We do not typically comment on local legislative initiatives, but two have materialized recently that are worth presenting.
Washington State Long-Term Capital Gains Tax
Senate Bill 5096 was passed on April 25th and was signed into law on May 4th. The bill imposes a 7% tax on long-term capital gains in excess of $250,000 per couple filing jointly and per individual. In other words, realized long-term capital gains exceeding this amount are to be taxed at 7% beginning in 2022. Our general understanding is that legal action has been initiated, in opposition to the new tax, arguing that the Constitution of the State of Washington specifically prohibits income tax and that this is a tax on income, as generally understood by most states and the federal government.
To help avoid confusion, let us identify which accounts are subject to the tax and distinguish between realized and unrealized capital gains. First, capital gains tax does not apply to retirement plan accounts, which grow in a tax-deferred manner and are taxed as income upon distribution (except for Roth IRA accounts, which generally distribute tax-free). This tax does apply to non-retirement plan accounts such as individual investment accounts, joint investment accounts and trust accounts. Long-term realized capital gain results from selling an investment which has been held for longer than one year for more than its purchase price. During the period of ownership, investments are worth either more or less than their purchase price; this fluctuates daily. This is called “unrealized” gain or loss. Unrealized gains or losses become realized when the investment is sold, not before. Therefore, this new tax will only apply if one or more long-term investments are sold, in aggregate, during a tax year for at least $250,000 more than the purchase price of those investments.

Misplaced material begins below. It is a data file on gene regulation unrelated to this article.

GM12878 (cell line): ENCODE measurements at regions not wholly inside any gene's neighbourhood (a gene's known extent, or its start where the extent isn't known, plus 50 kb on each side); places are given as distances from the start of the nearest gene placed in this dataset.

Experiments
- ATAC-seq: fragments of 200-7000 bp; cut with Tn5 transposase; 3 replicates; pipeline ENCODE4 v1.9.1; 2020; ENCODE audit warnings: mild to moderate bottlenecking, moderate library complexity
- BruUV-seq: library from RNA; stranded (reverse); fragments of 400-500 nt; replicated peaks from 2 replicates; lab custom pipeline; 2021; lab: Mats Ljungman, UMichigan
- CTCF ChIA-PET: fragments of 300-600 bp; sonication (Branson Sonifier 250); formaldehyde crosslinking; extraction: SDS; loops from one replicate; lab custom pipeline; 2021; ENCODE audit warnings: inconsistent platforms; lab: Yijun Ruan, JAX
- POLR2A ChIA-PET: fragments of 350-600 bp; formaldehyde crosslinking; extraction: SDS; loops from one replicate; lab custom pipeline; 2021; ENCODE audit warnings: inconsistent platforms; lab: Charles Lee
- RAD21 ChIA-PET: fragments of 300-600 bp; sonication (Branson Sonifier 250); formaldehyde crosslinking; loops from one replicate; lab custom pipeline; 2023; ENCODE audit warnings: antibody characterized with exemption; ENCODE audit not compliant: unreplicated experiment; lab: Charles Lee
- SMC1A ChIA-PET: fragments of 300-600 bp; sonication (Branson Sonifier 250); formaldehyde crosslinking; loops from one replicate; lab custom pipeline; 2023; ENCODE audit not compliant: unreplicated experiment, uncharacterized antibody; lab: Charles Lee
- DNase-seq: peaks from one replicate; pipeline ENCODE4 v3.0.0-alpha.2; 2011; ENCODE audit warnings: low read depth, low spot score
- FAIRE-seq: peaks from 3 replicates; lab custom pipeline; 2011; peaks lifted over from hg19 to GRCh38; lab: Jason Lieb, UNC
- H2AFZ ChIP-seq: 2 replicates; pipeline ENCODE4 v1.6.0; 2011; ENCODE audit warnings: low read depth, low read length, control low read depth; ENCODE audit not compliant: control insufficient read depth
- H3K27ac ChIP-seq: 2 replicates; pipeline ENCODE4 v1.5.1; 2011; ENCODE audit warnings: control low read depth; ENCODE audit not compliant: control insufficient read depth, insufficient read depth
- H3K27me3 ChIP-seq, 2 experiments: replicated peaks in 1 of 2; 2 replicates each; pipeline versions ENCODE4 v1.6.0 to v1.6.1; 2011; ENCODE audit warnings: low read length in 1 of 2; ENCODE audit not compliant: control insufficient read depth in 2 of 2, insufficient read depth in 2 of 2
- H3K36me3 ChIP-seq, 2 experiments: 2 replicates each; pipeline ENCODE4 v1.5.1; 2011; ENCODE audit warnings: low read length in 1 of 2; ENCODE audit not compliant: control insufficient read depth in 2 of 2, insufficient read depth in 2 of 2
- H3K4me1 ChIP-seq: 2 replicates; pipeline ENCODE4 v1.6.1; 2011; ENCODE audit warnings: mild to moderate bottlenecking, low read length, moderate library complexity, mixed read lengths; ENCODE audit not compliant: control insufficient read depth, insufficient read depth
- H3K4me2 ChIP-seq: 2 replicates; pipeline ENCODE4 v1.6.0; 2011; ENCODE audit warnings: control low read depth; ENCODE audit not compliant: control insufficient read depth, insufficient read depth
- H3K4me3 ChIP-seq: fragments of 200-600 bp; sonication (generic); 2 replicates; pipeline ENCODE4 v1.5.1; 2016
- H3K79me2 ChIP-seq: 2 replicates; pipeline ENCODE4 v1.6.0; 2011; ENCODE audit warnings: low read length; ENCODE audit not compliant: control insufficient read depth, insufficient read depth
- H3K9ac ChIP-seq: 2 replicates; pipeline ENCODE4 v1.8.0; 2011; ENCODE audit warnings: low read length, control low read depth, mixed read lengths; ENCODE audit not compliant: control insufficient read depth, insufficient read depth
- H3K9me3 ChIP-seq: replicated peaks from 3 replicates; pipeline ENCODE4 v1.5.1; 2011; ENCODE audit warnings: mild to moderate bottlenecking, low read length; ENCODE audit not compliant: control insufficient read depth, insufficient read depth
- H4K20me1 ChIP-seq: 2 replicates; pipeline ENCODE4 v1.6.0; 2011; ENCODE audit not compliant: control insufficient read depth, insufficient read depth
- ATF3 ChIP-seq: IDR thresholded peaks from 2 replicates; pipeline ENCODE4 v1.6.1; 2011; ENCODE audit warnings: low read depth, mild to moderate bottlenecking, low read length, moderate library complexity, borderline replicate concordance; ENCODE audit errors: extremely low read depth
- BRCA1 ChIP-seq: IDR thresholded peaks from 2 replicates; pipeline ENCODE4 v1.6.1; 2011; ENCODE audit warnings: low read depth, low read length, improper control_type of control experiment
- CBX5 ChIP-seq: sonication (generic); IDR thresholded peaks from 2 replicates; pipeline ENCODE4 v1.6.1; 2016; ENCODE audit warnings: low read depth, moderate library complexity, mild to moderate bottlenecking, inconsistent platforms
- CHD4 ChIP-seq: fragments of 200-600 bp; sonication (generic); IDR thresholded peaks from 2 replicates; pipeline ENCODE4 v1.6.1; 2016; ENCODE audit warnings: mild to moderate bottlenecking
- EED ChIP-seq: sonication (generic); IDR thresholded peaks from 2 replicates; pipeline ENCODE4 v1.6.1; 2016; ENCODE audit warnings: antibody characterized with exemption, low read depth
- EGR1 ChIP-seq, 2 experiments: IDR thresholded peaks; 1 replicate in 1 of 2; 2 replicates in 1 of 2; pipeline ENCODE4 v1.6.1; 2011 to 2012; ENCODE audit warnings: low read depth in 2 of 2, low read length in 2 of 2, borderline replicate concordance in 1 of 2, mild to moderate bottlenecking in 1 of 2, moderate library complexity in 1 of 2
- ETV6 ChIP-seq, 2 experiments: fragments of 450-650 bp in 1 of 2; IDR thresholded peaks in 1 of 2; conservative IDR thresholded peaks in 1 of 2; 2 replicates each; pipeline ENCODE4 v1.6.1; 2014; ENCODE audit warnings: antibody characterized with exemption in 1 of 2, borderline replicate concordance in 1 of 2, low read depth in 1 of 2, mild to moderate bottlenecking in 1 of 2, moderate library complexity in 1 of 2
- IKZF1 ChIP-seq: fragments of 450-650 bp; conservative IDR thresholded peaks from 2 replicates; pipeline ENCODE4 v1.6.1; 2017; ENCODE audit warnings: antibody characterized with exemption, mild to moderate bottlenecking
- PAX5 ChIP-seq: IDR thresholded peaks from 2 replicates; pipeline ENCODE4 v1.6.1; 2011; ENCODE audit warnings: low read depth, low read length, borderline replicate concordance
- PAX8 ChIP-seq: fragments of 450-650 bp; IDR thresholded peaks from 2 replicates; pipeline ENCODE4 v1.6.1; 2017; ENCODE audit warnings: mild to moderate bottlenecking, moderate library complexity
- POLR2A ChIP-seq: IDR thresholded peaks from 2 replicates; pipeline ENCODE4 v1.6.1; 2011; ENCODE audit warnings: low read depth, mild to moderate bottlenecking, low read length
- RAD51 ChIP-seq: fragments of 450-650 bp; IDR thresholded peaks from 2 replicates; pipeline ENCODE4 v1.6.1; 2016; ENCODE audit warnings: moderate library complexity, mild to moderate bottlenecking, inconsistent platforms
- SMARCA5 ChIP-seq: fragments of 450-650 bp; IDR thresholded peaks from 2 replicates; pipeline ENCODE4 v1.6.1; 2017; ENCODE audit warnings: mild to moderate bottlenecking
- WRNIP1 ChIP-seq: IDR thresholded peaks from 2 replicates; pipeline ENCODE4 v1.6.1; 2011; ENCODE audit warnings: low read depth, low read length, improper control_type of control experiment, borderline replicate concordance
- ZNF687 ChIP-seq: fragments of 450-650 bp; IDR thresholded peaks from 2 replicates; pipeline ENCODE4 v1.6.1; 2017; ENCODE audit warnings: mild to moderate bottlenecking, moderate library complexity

Our understanding is that this new tax does not apply to residential real estate. Still, please consult your tax professional for additional details. We recommend asking about the applicability of this tax to capital gains resulting from the sale of other assets, such as businesses, buildings, or other financial assets outside the purview of PIM, as applicable to you. Should your situation be such that PIM should be involved with your tax professional for some degree of strategic investment planning, please let us know.
Long-Term Care Tax and Benefits
Washington State passed a payroll tax on all W-2 compensation, including salary, bonuses, stock, etc., of 0.58%, effective January 1st, 2022. And by “all W-2 compensation”, we mean that there is no cap, or limit. All compensation is taxed. Translating the tax to dollars, workers will pay $580 in tax for every $100,000 of W-2 income. In exchange, once vested, total lifetime long term care benefits are $36,500 per person, indexed for inflation, paid at a maximum rate of $100.00 per day. If you already have a long-term care policy, you may be able to opt out of this tax by submitting an attestation to the State; the deadline for acquiring a personal policy is November 1st, 2021. Self-employed individuals and some others may be able to opt out. There are a great many more details that go beyond the scope of this general announcement. For more information, please see: http://www.wacaresfund.wa.gov/.
The Jobs Market and Inflation
Much like the weather in the Puget Sound during spring, the economic data points released in May were wildly inconsistent. Labor market and inflation data both missed analysts’ forecasts by huge margins, but in opposite directions. Inflation data was consistent with a booming economy, while labor market data suggests an economy struggling to find its footing. The pandemic is easing, but the protracted effects remain very much present.